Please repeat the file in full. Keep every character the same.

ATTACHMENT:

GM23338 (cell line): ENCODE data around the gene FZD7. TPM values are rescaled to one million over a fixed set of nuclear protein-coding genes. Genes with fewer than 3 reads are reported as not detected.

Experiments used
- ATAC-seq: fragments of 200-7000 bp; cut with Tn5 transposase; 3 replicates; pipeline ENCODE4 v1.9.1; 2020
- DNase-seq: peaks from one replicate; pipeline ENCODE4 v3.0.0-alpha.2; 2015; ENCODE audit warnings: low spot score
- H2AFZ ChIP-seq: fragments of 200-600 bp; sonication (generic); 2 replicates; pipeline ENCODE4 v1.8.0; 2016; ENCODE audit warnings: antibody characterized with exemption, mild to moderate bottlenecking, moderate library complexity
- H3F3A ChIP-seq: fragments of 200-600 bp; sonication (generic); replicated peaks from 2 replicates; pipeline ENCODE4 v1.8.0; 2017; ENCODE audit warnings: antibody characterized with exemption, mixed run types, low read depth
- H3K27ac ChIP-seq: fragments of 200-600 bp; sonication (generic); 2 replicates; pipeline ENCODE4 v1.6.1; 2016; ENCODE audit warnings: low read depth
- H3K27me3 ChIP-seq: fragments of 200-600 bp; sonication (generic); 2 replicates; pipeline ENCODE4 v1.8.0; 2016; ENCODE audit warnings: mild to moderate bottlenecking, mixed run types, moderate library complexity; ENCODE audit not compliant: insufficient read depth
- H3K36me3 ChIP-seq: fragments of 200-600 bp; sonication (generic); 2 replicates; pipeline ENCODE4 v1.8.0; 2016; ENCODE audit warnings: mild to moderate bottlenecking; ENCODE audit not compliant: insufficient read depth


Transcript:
GM23338 (cell line): ENCODE data around the gene FZD7. TPM values are rescaled to one million over a fixed set of nuclear protein-coding genes. Genes with fewer than 3 reads are reported as not detected.

Experiments used
- ATAC-seq: fragments of 200-7000 bp; cut with Tn5 transposase; 3 replicates; pipeline ENCODE4 v1.9.1; 2020
- DNase-seq: peaks from one replicate; pipeline ENCODE4 v3.0.0-alpha.2; 2015; ENCODE audit warnings: low spot score
- H2AFZ ChIP-seq: fragments of 200-600 bp; sonication (generic); 2 replicates; pipeline ENCODE4 v1.8.0; 2016; ENCODE audit warnings: antibody characterized with exemption, mild to moderate bottlenecking, moderate library complexity
- H3F3A ChIP-seq: fragments of 200-600 bp; sonication (generic); replicated peaks from 2 replicates; pipeline ENCODE4 v1.8.0; 2017; ENCODE audit warnings: antibody characterized with exemption, mixed run types, low read depth
- H3K27ac ChIP-seq: fragments of 200-600 bp; sonication (generic); 2 replicates; pipeline ENCODE4 v1.6.1; 2016; ENCODE audit warnings: low read depth
- H3K27me3 ChIP-seq: fragments of 200-600 bp; sonication (generic); 2 replicates; pipeline ENCODE4 v1.8.0; 2016; ENCODE audit warnings: mild to moderate bottlenecking, mixed run types, moderate library complexity; ENCODE audit not compliant: insufficient read depth
- H3K36me3 ChIP-seq: fragments of 200-600 bp; sonication (generic); 2 replicates; pipeline ENCODE4 v1.8.0; 2016; ENCODE audit warnings: mild to moderate bottlenecking; ENCODE audit not compliant: insufficient read depth